BRUEMMER: Well, it sounds very simple, Tom, but the first thing is read it. Second, the most important action is to follow the instructions on how to protect yourself. Many times simple preventive measures like shredding documents or improving password length and complexity are [helpful]. Companies understand that breach response is much more than a compliance exercise, and they want to regain the trust of the affected parties. So the simple advice they give is the first thing that you should take note of.
Value of ID Protection
FIELD: Well, Mike, one of the first things that always comes up is identity protection. So what should individuals do when they are offered identity protection in the wake of a breach?
BRUEMMER: First, Tom, recent surveys from Ponemon tell us that 63 percent of consumers want identity theft protection offered as part of a breach response. And almost that same percentage expects the company to provide expert call center resources to answer questions related to the incident. Simply put, if identity theft protection is offered, you should always take action and sign up. Taking no action or waiting until bad things have happened only to call a toll-free number provided is actually the worst thing an affected party can do. Signing up for a product like Experian's Protect My ID takes three easy steps, and then you've got access to things like a credit report, ongoing fraud surveillance, dark web surveillance, some identity theft protection insurance and then your best fraud resolution to be able to solve any issues that may come up because of the event or even events that have occurred before the announcement was made.
FIELD: Well then, Mike, we both know identity theft protection isn't enough. What do individuals need to do to be vigilant beyond that level of protection?
BRUEMMER: Consumers are in the best position to review any alerts for fraud from the services an identity theft protection product would provide. Still there are additional steps consumers can take to prevent fraud, and some examples include paying attention to the basics, like if your mail was stopped or redirected, new credit card offers or delinquency notices from accounts you didn't recognize. You should check your account transactions or sign up for things like the free bill guard app that has Protect My ID membership embedded in it. And finally, never reuse any passwords and make them longer; up to 15 alphanumeric characters is what is recommended by most professionals.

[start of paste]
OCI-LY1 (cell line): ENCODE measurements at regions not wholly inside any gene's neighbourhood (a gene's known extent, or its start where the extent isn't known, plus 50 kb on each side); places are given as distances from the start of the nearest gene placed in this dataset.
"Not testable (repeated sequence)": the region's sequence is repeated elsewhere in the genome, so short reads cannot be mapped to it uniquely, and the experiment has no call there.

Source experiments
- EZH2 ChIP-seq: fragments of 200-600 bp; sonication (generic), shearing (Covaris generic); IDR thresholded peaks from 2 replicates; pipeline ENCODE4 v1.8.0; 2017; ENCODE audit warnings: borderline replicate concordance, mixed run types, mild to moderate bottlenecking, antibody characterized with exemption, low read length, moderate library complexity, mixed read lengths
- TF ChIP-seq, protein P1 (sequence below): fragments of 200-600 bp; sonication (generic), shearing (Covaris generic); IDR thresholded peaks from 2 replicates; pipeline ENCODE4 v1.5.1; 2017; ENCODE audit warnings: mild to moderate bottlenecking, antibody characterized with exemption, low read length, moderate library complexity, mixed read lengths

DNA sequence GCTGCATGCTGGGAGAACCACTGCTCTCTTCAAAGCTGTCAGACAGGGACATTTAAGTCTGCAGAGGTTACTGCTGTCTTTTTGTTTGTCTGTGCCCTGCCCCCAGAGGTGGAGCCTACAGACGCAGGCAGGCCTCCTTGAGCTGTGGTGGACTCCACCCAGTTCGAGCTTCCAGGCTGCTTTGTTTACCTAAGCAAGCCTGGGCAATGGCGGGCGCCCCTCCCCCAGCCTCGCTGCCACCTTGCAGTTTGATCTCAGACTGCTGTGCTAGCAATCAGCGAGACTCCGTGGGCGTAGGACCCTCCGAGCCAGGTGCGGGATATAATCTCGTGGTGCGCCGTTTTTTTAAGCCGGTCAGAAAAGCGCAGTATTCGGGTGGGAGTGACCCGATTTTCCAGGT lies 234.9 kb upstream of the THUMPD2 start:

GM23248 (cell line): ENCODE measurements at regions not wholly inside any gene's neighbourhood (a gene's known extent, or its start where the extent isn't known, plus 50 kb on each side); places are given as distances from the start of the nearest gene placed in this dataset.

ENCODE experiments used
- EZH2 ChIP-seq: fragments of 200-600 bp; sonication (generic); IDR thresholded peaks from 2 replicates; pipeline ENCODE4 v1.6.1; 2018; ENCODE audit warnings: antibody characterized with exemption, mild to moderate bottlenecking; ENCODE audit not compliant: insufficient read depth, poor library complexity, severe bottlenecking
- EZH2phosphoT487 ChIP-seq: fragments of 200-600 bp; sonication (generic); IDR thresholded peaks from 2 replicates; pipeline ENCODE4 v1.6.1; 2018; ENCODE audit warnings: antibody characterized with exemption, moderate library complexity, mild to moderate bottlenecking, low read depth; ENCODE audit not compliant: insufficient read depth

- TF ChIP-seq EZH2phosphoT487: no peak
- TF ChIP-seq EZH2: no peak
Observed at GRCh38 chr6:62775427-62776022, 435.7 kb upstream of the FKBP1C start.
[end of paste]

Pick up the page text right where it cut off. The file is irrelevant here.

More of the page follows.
FIELD: So to this point we've talked mainly about individuals. How about organizations, what should they do to respond in terms of how they prepare themselves, their employees, their customers, from the impacts of multiple incidents, as you said a domino effect?
BRUEMMER: We have a data breach response guide that we update annually, and we've seen top organizations take the advice and already have a practice response plan in place prior to a breach. The easiest and most cost-effective investment from a planning perspective is job specific employee privacy training about cyber security and the fact that nearly 80 percent of the breaches that we service -- and we serviced about 3400 last year -- actually address this training issue because those breaches were due to employee negligence. t's not a point-in-time exercise, but it's an ongoing regular exercise. As we've seen in recent weeks, many organizations have had multiple cybersecurity events that happened in succession, so that employee and privacy training is done either semi-annually or quarterly, is very important.
How to Do the Right Thing
FIELD: So, Mike, if you were to sum up, what steps do you recommend for individuals and organizations alike that want to stand up and do the right thing to minimize the impact from the Cyber Security Domino Effect?
BRUEMMER: My top three personal recommendations are, number one, take an inventory of where all your PII or PHI might be and how it is protected currently. This is just like you would do for your valuables in your house or your possessions in a safety deposit box in a bank. Second, don't give any sensitive information to other people if you do not have to. And third, never click on a link or download any files unless you've just communicated with the person who advised you, and you know them, and you've just received that from them. Keep in mind that three out of four of the largest breaches we have serviced in the past year started from a simple spear-phishing attack where someone clicked on the wrong link.